295. Definition and Scope of Treaties. -- International Treaties or Conventions1 are agreements or contracts between two or more States, usually negotiated for the purpose of creating, modifying or extinguishing mutual rights and reciprocal obligations.____________________
The terms "treaty" and "convention" are practically synonymous, though the latter term is perhaps applied more frequently to treaties of lesser importance. There are various other kinds of agreements between States, such as protocols, cartels (see infra, note on p. 606), capitulations (see infra, pp. 606-07), the compromis (in arbitration, see infra, No. 310), declarations, modi vivendi (provisional working arrangements), exchange of notes or letters, and sponsiones, (agreements made between representatives who are not properly commissioned or who act in excess of authority).
Concordats are agreements between Catholic States and the Pope concerning the affairs of the Roman Church in Catholic countries.
The term protocol is used in a variety of senses. "Used to denote the form taken by an international compact, the word may be regarded as describing a somewhat informal record of an agreement between the High Contracting Parties.
"During a Congress or a Conference, . . . the minutes of the meetings of the plenipotentaries are styled either protocol or procés-verbal, indifferently. . . . Obviously protocol in this sense does not mean an agreement." 2 Satow, § 559.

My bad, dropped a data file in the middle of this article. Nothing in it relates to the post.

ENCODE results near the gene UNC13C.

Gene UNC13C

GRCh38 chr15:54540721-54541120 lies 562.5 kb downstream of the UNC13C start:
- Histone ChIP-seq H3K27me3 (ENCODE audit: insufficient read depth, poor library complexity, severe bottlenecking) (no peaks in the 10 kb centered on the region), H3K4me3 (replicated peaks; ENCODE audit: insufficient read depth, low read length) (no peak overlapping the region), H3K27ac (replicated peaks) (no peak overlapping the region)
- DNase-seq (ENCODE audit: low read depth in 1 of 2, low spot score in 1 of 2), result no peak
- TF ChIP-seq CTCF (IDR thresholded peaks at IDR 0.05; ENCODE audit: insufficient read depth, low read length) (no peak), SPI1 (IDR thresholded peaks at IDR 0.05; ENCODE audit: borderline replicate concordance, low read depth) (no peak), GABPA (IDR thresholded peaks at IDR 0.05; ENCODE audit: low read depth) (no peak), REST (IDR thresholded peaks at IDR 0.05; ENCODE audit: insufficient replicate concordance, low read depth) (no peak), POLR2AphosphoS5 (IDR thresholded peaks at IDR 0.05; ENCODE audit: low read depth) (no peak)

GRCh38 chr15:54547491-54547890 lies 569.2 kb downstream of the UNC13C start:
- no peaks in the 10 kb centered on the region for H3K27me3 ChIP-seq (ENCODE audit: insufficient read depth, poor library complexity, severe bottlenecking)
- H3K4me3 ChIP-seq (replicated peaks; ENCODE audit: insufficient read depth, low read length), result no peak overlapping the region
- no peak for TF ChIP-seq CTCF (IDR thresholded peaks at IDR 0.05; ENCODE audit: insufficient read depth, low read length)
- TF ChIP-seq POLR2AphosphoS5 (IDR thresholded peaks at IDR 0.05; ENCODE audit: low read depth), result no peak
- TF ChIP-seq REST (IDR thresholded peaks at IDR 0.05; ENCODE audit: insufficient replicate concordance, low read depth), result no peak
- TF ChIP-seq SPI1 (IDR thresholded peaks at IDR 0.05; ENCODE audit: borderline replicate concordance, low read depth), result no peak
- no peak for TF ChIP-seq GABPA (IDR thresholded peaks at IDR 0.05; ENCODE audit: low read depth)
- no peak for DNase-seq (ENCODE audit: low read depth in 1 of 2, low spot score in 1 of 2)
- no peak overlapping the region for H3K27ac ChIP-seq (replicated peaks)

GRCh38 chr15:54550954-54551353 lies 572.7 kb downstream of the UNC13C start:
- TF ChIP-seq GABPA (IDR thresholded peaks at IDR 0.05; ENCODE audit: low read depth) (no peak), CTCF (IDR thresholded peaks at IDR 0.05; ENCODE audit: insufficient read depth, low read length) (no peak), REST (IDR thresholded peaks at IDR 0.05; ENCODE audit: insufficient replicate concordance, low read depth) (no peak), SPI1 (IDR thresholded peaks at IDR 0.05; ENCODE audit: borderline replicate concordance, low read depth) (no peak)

Protocols are sometimes explanatory of the text of a treaty or are signed by way of fulfilment of a previous compact. Again the form may be used to record ratification or non-ratification of a treaty or to record compacts more or less independent of other international agreements, as, e.g. the Protocol of Agreement between the United States and Spain ( 1898) embodying the terms on which negotiations for peace were to be undertaken. For discussion and examples of these various senses in which the term "Protocol" is used, see 2 Satow, ch. 29.
For the three senses in which the term "Declaration" is applied, see Ibid., ch. 28. In the treaty sense Satow ( II, § 535) follows Oppenheim ( 1, § 487) in describing it as "the title of a body of stipulations of a treaty according to which the parties engage themselves to pursue in future a certain line of conduct. The Declaration of Paris, 1856, the Declaration of St. Petersburg, 1868, and the Declaration of London, 1909, are instances of this. Declarations of this kind, differ in no [Eessential] respect from treaties."
On Exchange of Notes and modi vivendi, see 2 Satow, §§ 584 ff. and 599 ff. See also 2 Hyde, §§ 508-09 and notes.